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Clinical Priorities Advisory Group

Department of Health and Social Care written question – answered on 17th May 2018.

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Photo of Mark Tami Mark Tami Opposition Pairing Whip (Commons)

To ask the Secretary of State for Health and Social Care, pursuant to the Answer of 4 April 2018 to Question 134482 on Clinical Priorities Advisory Group, what budget forecasting assumptions were used to determine that £25m per year would be an appropriate level of investment for funding products through the relative prioritisation process.

Photo of Mark Tami Mark Tami Opposition Pairing Whip (Commons)

To ask the Secretary of State for Health and Social Care, pursuant to the Answer of 4 April 2018 to Question 134482 on Clinical Priorities Advisory Group, on what basis £25m per year is assumed to be an appropriate level of funding when actual spending is not separately monitored.

Photo of Mark Tami Mark Tami Opposition Pairing Whip (Commons)

To ask the Secretary of State for Health and Social Care, pursuant to the Answer of 4 April 2018 to Question 134482 on Clinical Priorities Advisory Group, what plans NHS England has to review the budget available for products undergoing review by the relative prioritisation process to take account of (a) inflation and (b) any forecasted increase in clinical demand for new products.

Photo of Steve Brine Steve Brine The Parliamentary Under-Secretary for Health and Social Care

The budget available for discretionary investment in new drugs and treatments not considered by the National Institute for Health and Care Excellence (NICE) is determined annually and is set in the context of the overall affordability challenges facing the specialised commissioning portfolio. This assessment factors in pressures arising from demographic growth, the legal requirement to fund all NICE approved treatments and other delivery priorities set by the Government via the Mandate to NHS England.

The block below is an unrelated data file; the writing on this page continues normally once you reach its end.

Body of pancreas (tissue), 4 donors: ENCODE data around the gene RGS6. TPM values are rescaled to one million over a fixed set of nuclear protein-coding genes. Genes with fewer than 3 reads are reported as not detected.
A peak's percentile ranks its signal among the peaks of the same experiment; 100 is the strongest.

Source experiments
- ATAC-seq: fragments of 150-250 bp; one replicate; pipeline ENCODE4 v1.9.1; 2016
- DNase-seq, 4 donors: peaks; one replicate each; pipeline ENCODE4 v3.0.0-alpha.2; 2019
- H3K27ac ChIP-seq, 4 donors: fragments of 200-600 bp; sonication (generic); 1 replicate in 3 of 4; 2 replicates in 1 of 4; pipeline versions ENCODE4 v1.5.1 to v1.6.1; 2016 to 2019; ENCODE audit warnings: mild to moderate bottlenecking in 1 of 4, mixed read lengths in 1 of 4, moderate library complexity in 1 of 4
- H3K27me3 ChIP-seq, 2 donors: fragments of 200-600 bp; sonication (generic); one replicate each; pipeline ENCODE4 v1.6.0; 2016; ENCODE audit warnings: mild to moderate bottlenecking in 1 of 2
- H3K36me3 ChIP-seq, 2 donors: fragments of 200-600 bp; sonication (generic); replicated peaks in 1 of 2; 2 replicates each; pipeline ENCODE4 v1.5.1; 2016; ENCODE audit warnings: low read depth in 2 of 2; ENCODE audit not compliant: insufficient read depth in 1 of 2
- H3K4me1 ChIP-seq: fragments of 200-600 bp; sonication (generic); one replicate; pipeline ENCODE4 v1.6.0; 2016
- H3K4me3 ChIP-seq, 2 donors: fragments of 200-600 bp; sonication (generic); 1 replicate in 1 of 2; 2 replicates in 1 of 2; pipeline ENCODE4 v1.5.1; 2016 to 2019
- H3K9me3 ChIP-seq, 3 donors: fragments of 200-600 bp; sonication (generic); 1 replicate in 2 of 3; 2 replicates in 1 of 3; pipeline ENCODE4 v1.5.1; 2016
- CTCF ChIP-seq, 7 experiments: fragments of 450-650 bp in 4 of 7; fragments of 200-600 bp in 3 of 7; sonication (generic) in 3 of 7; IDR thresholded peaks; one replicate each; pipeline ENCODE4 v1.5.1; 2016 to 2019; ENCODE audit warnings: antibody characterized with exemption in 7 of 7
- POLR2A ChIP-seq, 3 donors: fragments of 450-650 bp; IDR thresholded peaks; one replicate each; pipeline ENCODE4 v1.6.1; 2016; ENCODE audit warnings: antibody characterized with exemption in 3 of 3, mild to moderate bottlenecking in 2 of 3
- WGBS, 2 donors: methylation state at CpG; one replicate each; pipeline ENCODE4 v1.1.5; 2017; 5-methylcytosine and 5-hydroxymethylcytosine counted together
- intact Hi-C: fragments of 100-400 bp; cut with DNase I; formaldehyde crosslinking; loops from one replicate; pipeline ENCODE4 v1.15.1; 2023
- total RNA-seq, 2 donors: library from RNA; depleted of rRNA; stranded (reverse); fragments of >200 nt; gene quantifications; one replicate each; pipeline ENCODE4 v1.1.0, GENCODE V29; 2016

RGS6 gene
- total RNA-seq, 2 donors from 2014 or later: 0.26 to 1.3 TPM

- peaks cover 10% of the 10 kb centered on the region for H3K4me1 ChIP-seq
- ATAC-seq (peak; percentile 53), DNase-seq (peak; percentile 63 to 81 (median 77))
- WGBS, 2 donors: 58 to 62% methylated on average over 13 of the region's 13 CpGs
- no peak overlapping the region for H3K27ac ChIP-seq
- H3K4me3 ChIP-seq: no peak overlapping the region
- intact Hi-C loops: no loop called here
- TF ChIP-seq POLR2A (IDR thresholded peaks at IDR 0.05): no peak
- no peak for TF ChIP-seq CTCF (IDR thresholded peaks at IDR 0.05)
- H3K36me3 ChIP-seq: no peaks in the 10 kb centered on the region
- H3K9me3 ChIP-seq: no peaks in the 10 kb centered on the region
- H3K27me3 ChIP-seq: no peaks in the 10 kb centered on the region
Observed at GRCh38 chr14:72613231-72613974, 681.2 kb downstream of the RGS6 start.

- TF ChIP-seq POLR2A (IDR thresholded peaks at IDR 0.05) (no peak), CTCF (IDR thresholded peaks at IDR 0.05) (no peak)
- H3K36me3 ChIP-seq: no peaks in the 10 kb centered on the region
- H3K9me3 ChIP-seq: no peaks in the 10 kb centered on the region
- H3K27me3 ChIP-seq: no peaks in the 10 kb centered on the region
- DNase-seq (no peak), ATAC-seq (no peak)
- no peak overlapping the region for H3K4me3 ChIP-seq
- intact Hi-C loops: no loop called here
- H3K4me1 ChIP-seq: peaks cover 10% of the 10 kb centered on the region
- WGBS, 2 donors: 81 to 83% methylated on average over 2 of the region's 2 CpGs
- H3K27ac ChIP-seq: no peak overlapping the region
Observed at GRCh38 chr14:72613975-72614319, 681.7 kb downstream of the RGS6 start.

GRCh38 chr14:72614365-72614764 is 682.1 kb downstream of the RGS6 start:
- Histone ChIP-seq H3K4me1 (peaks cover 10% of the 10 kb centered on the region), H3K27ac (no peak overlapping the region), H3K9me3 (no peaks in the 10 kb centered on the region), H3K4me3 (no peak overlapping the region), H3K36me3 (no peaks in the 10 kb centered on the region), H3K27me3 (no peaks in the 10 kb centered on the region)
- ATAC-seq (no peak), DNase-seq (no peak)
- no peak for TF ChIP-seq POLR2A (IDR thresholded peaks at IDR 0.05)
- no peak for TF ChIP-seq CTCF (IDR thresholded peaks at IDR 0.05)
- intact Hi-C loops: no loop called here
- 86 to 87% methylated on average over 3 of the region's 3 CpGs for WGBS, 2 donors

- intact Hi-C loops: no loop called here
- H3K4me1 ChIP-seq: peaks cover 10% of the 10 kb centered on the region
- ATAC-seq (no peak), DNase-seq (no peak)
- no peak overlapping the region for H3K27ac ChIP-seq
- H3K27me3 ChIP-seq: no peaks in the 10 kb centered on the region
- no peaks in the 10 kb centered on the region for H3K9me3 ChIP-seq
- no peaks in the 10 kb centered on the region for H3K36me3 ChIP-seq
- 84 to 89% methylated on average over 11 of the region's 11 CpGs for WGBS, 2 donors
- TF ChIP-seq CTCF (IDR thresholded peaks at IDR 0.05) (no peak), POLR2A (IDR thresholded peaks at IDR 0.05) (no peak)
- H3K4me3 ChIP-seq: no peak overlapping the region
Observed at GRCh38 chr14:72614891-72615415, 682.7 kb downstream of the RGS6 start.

In 2016/17 and again in 2017/18, £25 million of additional investment was set aside to support the specialised commissioning relative prioritisation process. This was assessed as being an appropriate and affordable level of spend in the context of NHS England’s Specialised Commissioning function having to achieve overall efficiency savings of approximately 2.7% in 2016/17 and 2.5% in 2017/18.

Detailed activity and associated costing forecasts are undertaken for all treatments that go through the relative prioritisation process and these take into account any anticipated changes in patient demand, or changes in the clinical or treatment pathway. The assumptions that underpin these forecasts are developed in collaboration with expert clinicians, public health specialists, patient and carer representatives, and industry partners and are tested through stakeholder engagement and formal public consultation before activity and cost estimates are completed for the prioritisation process.

In 2018/19 NHS England will be piloting a new assurance process to assess whether new treatments that are prioritised for funding are being equitably provided to patients across England and to test actual costs against estimates developed as part of the prioritisation process.

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